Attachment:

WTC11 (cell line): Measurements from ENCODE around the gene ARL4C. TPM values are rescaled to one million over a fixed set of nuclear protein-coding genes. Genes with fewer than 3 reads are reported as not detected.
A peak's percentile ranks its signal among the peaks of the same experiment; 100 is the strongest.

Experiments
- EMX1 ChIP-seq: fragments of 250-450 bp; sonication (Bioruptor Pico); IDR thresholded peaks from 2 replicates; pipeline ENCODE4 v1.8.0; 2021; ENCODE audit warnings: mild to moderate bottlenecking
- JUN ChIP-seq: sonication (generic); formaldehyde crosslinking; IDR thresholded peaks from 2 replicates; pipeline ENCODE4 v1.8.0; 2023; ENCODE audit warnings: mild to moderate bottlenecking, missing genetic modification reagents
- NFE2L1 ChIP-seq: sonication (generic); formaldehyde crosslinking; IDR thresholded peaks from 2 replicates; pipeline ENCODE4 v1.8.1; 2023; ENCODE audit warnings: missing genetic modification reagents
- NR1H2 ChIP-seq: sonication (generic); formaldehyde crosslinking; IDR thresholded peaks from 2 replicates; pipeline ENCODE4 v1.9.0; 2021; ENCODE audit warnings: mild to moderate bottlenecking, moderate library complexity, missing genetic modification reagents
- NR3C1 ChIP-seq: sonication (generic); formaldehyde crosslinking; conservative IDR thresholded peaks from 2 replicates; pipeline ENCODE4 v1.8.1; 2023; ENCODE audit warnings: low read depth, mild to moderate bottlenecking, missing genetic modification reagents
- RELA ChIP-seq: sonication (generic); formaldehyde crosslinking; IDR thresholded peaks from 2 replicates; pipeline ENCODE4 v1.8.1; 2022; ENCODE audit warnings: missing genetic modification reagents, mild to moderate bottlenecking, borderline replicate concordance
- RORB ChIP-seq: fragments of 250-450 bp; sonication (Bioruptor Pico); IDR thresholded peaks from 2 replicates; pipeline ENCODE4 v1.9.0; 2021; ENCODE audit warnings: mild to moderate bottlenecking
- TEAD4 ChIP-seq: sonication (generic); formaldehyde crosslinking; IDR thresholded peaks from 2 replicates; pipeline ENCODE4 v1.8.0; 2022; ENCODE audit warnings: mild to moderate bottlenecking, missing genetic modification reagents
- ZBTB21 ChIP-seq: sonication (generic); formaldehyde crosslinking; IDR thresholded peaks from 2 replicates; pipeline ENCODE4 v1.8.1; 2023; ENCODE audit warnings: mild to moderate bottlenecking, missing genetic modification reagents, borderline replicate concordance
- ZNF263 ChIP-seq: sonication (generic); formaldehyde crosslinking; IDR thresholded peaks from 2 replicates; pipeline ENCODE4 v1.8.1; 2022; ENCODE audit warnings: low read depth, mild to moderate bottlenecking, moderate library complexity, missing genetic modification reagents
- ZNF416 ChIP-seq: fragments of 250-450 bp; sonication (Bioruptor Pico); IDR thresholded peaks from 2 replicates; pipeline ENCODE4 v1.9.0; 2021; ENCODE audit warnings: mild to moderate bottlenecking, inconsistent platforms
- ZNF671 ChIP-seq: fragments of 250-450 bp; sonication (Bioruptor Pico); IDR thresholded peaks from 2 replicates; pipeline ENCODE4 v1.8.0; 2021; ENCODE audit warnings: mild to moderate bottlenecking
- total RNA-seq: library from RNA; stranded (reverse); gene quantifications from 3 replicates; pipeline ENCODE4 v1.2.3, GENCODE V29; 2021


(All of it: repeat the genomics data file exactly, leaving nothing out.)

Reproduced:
WTC11 (cell line): Measurements from ENCODE around the gene ARL4C. TPM values are rescaled to one million over a fixed set of nuclear protein-coding genes. Genes with fewer than 3 reads are reported as not detected.
A peak's percentile ranks its signal among the peaks of the same experiment; 100 is the strongest.

Experiments
- EMX1 ChIP-seq: fragments of 250-450 bp; sonication (Bioruptor Pico); IDR thresholded peaks from 2 replicates; pipeline ENCODE4 v1.8.0; 2021; ENCODE audit warnings: mild to moderate bottlenecking
- JUN ChIP-seq: sonication (generic); formaldehyde crosslinking; IDR thresholded peaks from 2 replicates; pipeline ENCODE4 v1.8.0; 2023; ENCODE audit warnings: mild to moderate bottlenecking, missing genetic modification reagents
- NFE2L1 ChIP-seq: sonication (generic); formaldehyde crosslinking; IDR thresholded peaks from 2 replicates; pipeline ENCODE4 v1.8.1; 2023; ENCODE audit warnings: missing genetic modification reagents
- NR1H2 ChIP-seq: sonication (generic); formaldehyde crosslinking; IDR thresholded peaks from 2 replicates; pipeline ENCODE4 v1.9.0; 2021; ENCODE audit warnings: mild to moderate bottlenecking, moderate library complexity, missing genetic modification reagents
- NR3C1 ChIP-seq: sonication (generic); formaldehyde crosslinking; conservative IDR thresholded peaks from 2 replicates; pipeline ENCODE4 v1.8.1; 2023; ENCODE audit warnings: low read depth, mild to moderate bottlenecking, missing genetic modification reagents
- RELA ChIP-seq: sonication (generic); formaldehyde crosslinking; IDR thresholded peaks from 2 replicates; pipeline ENCODE4 v1.8.1; 2022; ENCODE audit warnings: missing genetic modification reagents, mild to moderate bottlenecking, borderline replicate concordance
- RORB ChIP-seq: fragments of 250-450 bp; sonication (Bioruptor Pico); IDR thresholded peaks from 2 replicates; pipeline ENCODE4 v1.9.0; 2021; ENCODE audit warnings: mild to moderate bottlenecking
- TEAD4 ChIP-seq: sonication (generic); formaldehyde crosslinking; IDR thresholded peaks from 2 replicates; pipeline ENCODE4 v1.8.0; 2022; ENCODE audit warnings: mild to moderate bottlenecking, missing genetic modification reagents
- ZBTB21 ChIP-seq: sonication (generic); formaldehyde crosslinking; IDR thresholded peaks from 2 replicates; pipeline ENCODE4 v1.8.1; 2023; ENCODE audit warnings: mild to moderate bottlenecking, missing genetic modification reagents, borderline replicate concordance
- ZNF263 ChIP-seq: sonication (generic); formaldehyde crosslinking; IDR thresholded peaks from 2 replicates; pipeline ENCODE4 v1.8.1; 2022; ENCODE audit warnings: low read depth, mild to moderate bottlenecking, moderate library complexity, missing genetic modification reagents
- ZNF416 ChIP-seq: fragments of 250-450 bp; sonication (Bioruptor Pico); IDR thresholded peaks from 2 replicates; pipeline ENCODE4 v1.9.0; 2021; ENCODE audit warnings: mild to moderate bottlenecking, inconsistent platforms
- ZNF671 ChIP-seq: fragments of 250-450 bp; sonication (Bioruptor Pico); IDR thresholded peaks from 2 replicates; pipeline ENCODE4 v1.8.0; 2021; ENCODE audit warnings: mild to moderate bottlenecking
- total RNA-seq: library from RNA; stranded (reverse); gene quantifications from 3 replicates; pipeline ENCODE4 v1.2.3, GENCODE V29; 2021